Because trust funds do not belong to the Trustees personally, as they are holding the funds for the beneficiaries, the law places heavy duties and a high standard of care upon Trustees. Being a trustee is not a responsibility that you should take lightly as there is a lot you need to know as well as a lot that you have to do to fulfil your responsibilities
In many ways the duties on Trustees are onerous and a lay person should give careful consideration to accepting an appointment as a Trustee.
The principal duties of a Trustee are as follows:
• To take reasonable care in exercising their powers as a Trustee. The main duty is contained in Section 1 of the Trustee Act 2000
• To read and understand the trust instrument (i.e. the settlement or Will setting up the trust).
• To act fairly between beneficiaries e.g. In the case of a life interest trust, the trustees should strike a fair balance between immediate income return for the life tenant and capital growth for the beneficiaries after the life tenant’s death. In the case of a discretionary trust, the Trustees must fairly consider the interests of the beneficiaries and make a decision on reasoned grounds. Their decision must not be bought about through malice or discrimination against any one particular beneficiary.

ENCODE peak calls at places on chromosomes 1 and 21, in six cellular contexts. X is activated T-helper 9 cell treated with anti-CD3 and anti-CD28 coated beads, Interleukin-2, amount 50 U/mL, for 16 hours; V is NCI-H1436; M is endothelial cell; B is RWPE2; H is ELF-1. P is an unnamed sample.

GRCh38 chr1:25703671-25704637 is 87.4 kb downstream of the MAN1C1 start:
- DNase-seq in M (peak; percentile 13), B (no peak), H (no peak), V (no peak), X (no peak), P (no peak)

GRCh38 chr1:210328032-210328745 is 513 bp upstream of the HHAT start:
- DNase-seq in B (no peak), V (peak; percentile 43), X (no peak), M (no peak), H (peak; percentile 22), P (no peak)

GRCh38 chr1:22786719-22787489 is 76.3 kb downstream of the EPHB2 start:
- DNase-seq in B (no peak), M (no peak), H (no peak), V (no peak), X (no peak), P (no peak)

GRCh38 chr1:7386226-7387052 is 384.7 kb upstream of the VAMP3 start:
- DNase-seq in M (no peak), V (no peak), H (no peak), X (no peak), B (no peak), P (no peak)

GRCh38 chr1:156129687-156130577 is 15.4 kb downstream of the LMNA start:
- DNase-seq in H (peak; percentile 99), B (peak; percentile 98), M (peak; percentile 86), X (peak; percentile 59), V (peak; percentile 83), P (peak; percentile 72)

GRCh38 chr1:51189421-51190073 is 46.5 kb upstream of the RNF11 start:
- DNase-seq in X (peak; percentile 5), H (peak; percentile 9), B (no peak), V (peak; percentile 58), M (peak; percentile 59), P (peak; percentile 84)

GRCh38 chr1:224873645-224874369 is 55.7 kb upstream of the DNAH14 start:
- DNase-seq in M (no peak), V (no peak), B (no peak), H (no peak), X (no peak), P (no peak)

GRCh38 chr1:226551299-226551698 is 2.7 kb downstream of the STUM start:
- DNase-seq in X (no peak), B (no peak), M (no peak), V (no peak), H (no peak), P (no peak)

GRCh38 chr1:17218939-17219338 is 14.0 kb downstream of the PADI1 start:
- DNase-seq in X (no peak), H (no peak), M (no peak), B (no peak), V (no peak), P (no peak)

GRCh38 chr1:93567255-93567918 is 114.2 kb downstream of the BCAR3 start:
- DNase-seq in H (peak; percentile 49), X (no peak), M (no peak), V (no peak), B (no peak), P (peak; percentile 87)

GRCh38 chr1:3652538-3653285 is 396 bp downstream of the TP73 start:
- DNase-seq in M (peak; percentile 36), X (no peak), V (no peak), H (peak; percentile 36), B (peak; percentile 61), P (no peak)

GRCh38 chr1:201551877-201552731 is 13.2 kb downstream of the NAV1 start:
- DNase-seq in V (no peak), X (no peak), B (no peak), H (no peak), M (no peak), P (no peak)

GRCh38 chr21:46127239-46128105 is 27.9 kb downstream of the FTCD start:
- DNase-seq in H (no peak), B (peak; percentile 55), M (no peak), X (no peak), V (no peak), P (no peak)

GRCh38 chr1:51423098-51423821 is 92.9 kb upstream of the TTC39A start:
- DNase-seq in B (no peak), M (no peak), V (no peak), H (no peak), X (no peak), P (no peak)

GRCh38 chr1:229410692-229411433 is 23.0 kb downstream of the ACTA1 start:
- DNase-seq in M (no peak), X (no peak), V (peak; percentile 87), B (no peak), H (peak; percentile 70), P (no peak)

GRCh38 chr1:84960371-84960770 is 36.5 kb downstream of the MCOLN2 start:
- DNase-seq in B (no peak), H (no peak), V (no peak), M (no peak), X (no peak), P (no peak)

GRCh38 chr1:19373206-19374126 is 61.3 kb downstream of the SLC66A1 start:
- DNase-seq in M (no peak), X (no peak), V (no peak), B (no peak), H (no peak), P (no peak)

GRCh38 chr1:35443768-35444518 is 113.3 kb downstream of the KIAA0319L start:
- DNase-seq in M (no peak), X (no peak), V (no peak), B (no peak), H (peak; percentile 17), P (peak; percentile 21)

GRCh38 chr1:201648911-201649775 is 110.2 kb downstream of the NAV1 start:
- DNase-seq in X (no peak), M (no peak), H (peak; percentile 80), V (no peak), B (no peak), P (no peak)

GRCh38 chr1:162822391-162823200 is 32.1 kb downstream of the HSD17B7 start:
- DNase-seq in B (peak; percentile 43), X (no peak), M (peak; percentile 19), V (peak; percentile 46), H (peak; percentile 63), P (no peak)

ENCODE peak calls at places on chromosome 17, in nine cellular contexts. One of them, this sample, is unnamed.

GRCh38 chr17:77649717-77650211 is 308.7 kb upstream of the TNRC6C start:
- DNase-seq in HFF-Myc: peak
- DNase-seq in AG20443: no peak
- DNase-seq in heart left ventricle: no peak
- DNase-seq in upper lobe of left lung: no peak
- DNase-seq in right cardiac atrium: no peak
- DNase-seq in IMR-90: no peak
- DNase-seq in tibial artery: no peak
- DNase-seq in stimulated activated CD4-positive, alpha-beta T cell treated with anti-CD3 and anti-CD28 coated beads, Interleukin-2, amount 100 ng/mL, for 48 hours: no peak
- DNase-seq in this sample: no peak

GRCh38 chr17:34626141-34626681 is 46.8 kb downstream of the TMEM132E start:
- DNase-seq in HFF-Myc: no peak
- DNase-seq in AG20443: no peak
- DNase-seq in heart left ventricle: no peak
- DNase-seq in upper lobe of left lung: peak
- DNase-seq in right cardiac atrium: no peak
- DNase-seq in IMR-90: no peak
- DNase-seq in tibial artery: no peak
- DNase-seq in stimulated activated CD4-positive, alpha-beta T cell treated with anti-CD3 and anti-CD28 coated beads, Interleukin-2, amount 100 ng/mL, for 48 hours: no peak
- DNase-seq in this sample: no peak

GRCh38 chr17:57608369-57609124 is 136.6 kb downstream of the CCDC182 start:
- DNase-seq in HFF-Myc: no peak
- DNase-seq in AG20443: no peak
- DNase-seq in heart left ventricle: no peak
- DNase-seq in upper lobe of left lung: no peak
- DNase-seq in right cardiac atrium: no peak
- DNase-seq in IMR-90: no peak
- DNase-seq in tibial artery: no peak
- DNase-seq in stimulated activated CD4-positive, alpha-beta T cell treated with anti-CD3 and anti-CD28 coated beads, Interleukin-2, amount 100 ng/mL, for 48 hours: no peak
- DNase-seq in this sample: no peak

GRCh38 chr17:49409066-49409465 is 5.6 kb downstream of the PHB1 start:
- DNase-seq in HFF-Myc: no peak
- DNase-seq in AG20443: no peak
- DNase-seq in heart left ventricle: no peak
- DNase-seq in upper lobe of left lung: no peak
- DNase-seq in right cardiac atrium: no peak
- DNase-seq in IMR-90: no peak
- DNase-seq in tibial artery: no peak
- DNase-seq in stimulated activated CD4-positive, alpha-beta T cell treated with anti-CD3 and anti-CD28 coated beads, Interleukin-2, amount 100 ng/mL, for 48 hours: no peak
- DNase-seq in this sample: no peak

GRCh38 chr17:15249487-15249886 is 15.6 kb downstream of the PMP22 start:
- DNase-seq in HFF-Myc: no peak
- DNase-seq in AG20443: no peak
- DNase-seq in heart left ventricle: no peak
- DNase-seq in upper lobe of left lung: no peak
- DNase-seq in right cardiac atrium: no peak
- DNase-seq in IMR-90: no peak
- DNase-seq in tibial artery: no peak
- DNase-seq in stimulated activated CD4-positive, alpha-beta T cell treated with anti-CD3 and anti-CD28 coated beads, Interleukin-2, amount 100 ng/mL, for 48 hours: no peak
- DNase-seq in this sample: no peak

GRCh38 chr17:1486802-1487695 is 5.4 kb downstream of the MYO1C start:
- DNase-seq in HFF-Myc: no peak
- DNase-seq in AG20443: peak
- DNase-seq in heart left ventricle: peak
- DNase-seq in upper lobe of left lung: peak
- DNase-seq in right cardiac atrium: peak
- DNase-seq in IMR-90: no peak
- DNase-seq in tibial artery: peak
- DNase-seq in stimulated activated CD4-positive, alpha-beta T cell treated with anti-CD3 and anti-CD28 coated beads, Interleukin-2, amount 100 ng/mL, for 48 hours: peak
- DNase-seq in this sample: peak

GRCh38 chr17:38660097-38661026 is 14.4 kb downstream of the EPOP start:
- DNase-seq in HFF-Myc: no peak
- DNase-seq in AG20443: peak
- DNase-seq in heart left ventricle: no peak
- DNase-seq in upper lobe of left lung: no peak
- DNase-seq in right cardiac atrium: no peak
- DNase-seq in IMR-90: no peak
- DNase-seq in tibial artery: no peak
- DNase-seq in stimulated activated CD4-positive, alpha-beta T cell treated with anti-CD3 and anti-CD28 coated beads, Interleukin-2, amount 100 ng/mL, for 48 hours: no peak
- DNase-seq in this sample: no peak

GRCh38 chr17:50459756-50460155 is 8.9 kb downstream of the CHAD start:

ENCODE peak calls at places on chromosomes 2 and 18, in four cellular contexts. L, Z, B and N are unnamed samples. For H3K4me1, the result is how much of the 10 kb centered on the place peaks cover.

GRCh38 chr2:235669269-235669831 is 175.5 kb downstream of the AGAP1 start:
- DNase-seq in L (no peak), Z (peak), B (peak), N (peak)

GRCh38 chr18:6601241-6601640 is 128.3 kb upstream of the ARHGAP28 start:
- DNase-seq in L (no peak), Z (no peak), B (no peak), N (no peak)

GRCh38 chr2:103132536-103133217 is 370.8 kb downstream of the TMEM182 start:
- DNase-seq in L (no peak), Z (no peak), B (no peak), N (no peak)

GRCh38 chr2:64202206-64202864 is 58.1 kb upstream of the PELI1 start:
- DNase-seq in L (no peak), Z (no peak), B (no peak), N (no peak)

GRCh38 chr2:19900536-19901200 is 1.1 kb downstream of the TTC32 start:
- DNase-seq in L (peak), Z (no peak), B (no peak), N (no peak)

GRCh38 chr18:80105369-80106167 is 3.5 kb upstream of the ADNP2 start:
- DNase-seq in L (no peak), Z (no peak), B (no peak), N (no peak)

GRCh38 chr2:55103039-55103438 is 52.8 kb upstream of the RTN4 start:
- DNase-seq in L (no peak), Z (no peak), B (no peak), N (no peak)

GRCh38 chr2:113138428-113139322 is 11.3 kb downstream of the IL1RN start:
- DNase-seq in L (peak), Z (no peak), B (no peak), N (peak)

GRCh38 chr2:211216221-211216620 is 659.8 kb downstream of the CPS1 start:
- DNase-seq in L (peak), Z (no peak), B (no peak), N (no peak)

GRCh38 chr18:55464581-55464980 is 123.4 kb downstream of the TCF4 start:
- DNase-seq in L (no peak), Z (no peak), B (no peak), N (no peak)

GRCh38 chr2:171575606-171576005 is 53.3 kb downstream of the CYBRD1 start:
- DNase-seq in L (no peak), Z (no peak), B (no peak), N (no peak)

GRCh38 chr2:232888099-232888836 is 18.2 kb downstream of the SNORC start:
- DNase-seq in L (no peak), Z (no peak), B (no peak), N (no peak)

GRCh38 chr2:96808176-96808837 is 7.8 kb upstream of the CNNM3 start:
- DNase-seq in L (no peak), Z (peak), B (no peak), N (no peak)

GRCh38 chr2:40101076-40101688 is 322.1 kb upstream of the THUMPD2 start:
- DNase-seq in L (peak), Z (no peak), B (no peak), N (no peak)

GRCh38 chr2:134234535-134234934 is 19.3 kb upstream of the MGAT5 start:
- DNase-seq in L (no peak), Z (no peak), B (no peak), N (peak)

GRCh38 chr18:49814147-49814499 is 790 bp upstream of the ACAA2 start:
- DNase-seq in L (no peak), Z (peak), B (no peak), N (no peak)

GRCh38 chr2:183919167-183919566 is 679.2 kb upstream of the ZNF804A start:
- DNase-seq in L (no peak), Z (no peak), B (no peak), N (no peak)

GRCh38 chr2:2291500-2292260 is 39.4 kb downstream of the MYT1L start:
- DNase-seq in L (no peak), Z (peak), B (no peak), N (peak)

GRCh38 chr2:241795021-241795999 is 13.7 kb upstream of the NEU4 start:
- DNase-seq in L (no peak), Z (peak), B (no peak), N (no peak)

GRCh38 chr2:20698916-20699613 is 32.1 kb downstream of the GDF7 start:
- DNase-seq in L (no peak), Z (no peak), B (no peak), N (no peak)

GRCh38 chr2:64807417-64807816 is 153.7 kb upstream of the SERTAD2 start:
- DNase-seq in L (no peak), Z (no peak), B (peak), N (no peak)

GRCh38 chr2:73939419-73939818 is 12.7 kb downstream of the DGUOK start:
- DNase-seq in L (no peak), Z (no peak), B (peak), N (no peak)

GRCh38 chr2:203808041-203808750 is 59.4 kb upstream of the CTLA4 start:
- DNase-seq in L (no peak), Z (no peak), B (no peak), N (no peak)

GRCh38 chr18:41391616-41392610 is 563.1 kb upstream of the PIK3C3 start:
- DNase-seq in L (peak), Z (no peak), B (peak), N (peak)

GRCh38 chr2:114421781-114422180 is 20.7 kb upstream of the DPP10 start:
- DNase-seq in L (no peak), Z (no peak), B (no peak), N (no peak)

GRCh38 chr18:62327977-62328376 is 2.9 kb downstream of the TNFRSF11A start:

• To comply with the terms of the trust: the Trustees will be liable for breach of trust if they do not comply with express terms of the trust and the law relating to the trust. The beneficiaries may be able to take the Trustees to Court for compensation for a breach.
• To provide information and accounts to the beneficiaries on request.
• To act unanimously unless there is an express power in the trust instrument for decisions to be reached by majority.
• To act without reward: the general rule is that a Trustee cannot charge for his services, unless they are a professional Trustee.
• Not to make a secret profit from the trust e.g. by supplying goods or services to the trust through the Trustee’s own business.
If you want more information about Trusts and how the SWW Trust Corporation can help you then call 01522 581 570 to speak to one of our experts or email firstname.lastname@example.org